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Cameron Calls for “Modern Industrial Strategy” to Help Britain Win Race for Global Innovation Advantage


Reposted from The Innovation Files


Cameron Calls for “Modern Industrial Strategy” to Help Britain Win Race for Global Innovation Advantage

Stephen Ezell |November 13, 2012 | Innovation Files

In his November 12th Lord Mayor’s Banquet Speech, Conservative Party leader David Cameron—acknowledging that “Britain is in a global race that is a moment of reckoning for every country” (as ITIF argues in Innovation Economics: The Race for Global Advantage)—called on Britain to unabashedly articulate a “modern industrial strategy” to help Britain “compete and win” in the intense global race “for high-knowledge, high-value goods and jobs.” Cameron’s phenomenal speech is in fact revolutionary in its call―coming from the heart of the conservative movement―for a far more proactive role for government in stimulating an economy’s ability to compete in global competition.

Cameron observes that government’s first role is to get the framework (or factor) conditions right, and he notes that, even facing budget deficits, Britain has “cut corporate tax rates to the lowest in the G20,” introduced generous tax breaks for early stage investment in start-ups, and launched a patent box whereby firms and individuals only pay 10 percent tax on profits made from intellectual property. There are two key things about this. First, Cameron recognizes that these tax expenditures are an investment that will grow the UK economy, and that like other investments, should be expanded, not cut, even when facing budget deficits. Second, Cameron notes that “reducing tax and regulation is not enough.”

Cameron proceeds to lay out specific steps the British government will take to boost the competitiveness of key sectors of Britain’s economy, from finance to defense to life sciences, arguing that Britain “needs a more strategic, modern approach to maintain and develop our global comparative advantage and make the most of it,” including:

  • Developing a UK Lifesciences competitiveness strategy that includes creating a £180 million Biomedical Catalyst Fund to bridge the gap between laboratory and the market and making NHS data available to researchers and companies to create the next generation of technologies and medicines.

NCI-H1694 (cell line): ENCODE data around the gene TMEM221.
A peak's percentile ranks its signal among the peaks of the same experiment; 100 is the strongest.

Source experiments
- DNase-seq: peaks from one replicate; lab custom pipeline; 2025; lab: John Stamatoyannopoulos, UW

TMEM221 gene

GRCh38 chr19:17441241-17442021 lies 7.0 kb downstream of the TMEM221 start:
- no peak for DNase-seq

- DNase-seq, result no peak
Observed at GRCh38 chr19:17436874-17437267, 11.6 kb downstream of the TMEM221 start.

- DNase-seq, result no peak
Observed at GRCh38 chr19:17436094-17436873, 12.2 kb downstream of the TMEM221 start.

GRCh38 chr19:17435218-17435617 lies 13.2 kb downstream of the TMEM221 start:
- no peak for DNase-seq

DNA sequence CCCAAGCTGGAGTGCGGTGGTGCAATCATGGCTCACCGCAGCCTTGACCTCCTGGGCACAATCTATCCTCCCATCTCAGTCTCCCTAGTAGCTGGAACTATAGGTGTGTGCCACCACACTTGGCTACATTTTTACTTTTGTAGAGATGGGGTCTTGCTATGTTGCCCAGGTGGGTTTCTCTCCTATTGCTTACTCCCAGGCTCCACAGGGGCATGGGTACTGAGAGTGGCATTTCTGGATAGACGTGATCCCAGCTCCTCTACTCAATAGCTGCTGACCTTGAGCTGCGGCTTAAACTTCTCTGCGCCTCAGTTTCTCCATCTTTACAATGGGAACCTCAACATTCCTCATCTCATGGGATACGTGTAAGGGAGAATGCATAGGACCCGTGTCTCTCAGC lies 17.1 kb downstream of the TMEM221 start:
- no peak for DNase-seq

• Publishing new strategies for aerospace and agritech alongside nuclear, offshore renewables, and oil and gas early next year (with even more to come)!
  • Investing £1 billion in carbon capture and storage and creating the world’s first green investment bank.
  • Supporting high-tech clusters including Tech City in London, creative industries in Manchester, and marine technology in Bristol.
  • Introducing sensible financial regulations that protect consumer interests but empower the competitiveness of the British financial sector.
  • Supporting entrepreneurship (last year, Britain had a higher rate of new business creation than in any year in its history…while U.S. new business starts fell to a thirty year low).

Cameron clearly explains that Britain’s modern industrial strategy is not the dreaded industrial policy of the past that picks winners and losers but rather “relies on the convening power of national government to get behind what works and to position our key sectors so they have the best chance of winning the global race.” It’s about “creating an ambitious, coordinated and muscular approach to government which allows them [the private sector] to flourish.” Moreover, as Cameron explains, it’s not about “keeping dead industries on life support like the industrial strategy of the 1970s” but rather “supporting industries where Britain has a competitive edge and encouraging the high growth industries of the future.”

This is exactly the kind of thinking that U.S. policymakers―from both the Right and the Left―need to embrace. Yes, the private sector creates economic growth, but as we argue in Innovation Economics, it can only do so effectively with government as a partner that helps get the technology, tax, trade, and talent (skills, education, and immigration), and regulatory policy environment right and that robustly invests in R&D (both basic and applied) to help seed the development of next-generation technologies that set the basis for the industries and occupations of tomorrow. Moreover, it’s imperative that U.S. policymakers, like Britain’s, recognize that countries are in fact in a race for global innovation advantage and should want to win it, which requires putting in place a sophisticated set of policies to do so.

Finally, Cameron’s speech closes with him flatly rejecting protectionist calls (e.g., to limit inbound foreign direct investment) and forcefully embracing a “leading role for Britain in forging new trade agreements…including launching negotiations on EU deals with the US and Japan in the next year.” As ITIF has called for, the United States needs to start pursuing a Trans-Atlantic Partnership consisting of Commonwealth, European, and other like-minded countries genuinely committed to the principles of free and fair trade. Cameron’s speech has provided an opening and an invitation for U.S. trade officials to engage Britain as a key partner in such an effort, and the Obama Administration should seriously consider making this a focal point of U.S. trade policy in its second term.

In short, Prime Minister David Cameron’s speech shows the path forward, particularly for conservatives and Republicans in the United States, for how a stronger national government role is critical to winning the race for global innovation advantage.



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